Abel Tasman is the name of the famous Dutch explorer who discovered New Zealand in 1642, the first European to do so – just west of here in Golden Bay.
The first Māori occupied this beautiful coast over 800 years ago before Tasman’s discovery. Sadly, the initial interaction between European and the Polynesian inhabitants was fatal. Four of Abel Tasman’s crew were killed and he set sail from these waters, never to return. In 1942, 300 years after Tasman’s arrival, Abel Tasman National Park was officially opened.
There are several known meanings for Marahau from the ‘garden with the right amount of wind’ to ‘fertile land’ or ‘Windy Garden’. The local Māori also knew this place as ‘the place of strong women’ and place of magic.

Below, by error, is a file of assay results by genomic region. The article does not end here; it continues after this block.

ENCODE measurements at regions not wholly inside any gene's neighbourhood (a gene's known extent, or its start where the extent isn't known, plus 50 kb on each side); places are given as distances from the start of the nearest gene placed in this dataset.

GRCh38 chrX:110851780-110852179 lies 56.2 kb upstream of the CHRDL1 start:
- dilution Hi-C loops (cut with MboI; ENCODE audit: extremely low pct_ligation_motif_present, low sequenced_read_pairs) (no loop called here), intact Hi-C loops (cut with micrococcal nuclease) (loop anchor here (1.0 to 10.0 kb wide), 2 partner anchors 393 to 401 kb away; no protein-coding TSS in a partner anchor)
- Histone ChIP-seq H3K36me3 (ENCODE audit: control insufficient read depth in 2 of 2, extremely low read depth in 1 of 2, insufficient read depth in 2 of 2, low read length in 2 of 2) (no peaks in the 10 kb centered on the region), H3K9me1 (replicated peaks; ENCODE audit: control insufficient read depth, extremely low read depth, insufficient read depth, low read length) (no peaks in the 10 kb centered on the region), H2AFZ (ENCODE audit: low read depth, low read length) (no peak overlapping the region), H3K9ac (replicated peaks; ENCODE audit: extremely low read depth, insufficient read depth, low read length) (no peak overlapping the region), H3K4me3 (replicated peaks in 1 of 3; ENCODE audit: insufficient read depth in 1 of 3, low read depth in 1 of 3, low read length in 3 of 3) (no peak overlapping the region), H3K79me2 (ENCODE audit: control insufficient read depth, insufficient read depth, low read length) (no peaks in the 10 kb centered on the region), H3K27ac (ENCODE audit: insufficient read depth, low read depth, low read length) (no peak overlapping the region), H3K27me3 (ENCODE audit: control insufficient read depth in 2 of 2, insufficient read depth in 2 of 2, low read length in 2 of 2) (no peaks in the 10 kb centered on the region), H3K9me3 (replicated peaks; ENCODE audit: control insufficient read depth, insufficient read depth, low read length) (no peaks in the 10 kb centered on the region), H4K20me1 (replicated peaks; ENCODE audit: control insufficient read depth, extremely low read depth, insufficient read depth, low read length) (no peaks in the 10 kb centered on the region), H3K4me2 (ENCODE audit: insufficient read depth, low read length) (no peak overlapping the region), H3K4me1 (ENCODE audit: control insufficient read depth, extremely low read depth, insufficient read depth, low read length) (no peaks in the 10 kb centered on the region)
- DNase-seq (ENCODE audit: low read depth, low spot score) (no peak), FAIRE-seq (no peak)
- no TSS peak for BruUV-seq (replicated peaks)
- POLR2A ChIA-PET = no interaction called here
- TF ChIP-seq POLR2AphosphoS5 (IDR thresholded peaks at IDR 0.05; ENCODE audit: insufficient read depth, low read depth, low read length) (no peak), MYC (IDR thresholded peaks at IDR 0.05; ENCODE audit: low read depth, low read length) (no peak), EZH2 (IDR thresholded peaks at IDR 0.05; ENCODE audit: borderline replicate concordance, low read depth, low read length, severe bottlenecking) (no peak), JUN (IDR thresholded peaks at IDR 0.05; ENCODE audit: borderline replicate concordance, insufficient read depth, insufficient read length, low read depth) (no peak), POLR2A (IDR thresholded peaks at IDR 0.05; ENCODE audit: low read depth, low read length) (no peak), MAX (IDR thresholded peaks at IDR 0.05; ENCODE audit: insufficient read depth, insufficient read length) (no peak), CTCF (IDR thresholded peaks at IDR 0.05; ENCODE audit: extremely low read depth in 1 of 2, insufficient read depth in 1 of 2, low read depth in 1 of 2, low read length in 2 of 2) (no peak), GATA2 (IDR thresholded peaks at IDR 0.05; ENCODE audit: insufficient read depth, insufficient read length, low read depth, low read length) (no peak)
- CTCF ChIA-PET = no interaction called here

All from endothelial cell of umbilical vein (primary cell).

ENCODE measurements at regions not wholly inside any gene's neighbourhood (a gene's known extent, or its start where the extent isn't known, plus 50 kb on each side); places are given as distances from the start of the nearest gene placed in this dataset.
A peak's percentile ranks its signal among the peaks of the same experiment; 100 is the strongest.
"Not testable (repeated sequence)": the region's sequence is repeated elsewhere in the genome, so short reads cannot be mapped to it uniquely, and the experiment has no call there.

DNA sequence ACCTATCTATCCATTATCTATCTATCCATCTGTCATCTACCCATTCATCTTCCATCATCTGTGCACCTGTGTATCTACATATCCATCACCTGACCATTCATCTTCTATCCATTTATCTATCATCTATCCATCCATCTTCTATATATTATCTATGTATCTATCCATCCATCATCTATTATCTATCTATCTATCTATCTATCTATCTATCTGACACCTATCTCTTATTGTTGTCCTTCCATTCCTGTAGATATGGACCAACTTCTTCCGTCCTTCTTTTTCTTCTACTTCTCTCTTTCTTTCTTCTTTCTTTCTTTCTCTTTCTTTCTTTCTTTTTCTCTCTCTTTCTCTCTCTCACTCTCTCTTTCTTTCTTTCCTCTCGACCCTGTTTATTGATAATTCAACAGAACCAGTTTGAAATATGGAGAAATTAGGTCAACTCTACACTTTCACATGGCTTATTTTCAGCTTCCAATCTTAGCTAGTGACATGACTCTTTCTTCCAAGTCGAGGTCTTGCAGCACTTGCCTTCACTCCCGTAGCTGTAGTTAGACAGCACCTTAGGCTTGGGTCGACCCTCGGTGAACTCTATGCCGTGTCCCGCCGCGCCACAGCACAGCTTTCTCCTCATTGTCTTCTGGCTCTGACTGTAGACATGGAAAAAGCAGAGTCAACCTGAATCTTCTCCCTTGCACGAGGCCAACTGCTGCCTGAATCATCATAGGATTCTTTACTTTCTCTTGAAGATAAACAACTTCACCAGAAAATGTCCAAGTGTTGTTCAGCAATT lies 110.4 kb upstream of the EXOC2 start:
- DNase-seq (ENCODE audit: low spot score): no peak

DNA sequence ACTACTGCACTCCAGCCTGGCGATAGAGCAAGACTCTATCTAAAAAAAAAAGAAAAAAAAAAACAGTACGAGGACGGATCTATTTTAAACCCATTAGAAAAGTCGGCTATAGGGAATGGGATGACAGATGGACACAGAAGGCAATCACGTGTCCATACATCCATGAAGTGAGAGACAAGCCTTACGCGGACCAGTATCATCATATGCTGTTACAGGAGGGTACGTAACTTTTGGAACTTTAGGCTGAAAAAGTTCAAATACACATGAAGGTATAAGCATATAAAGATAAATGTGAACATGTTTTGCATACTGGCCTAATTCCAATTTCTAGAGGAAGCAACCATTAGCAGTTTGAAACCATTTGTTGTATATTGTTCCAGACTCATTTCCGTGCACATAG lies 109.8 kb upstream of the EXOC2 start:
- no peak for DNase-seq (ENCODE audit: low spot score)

There is a history of Māori settlement dating back many centuries evidenced by Kumara (Sweet Potato) being grown abundantly in the Marahau Valley.
The geographical history of this area is also of great interest. The golden sands represent the weathering of Separation Point Granites – a band of soft golden rock which overlays some of the most interesting limestone and marble formations in the Southern Hemisphere. Many of these formations lie below the Takaka Hill to the west and comprise a massive network of underground caverns and limestone caves – many as yet unexplored.
Small tastes of these fascinating formations can be observed by visiting the Ngarua Caves at the top of Takaka Hill, and from there a short side trip to Canaan and a walk through the native beech forest to Harwood’s Hole – one of the deepest pot holes in the Southern Hemisphere. The underground source of the Riwaka River is located at the end of Riwaka Valley Road – a phenomenon also well worth a visit.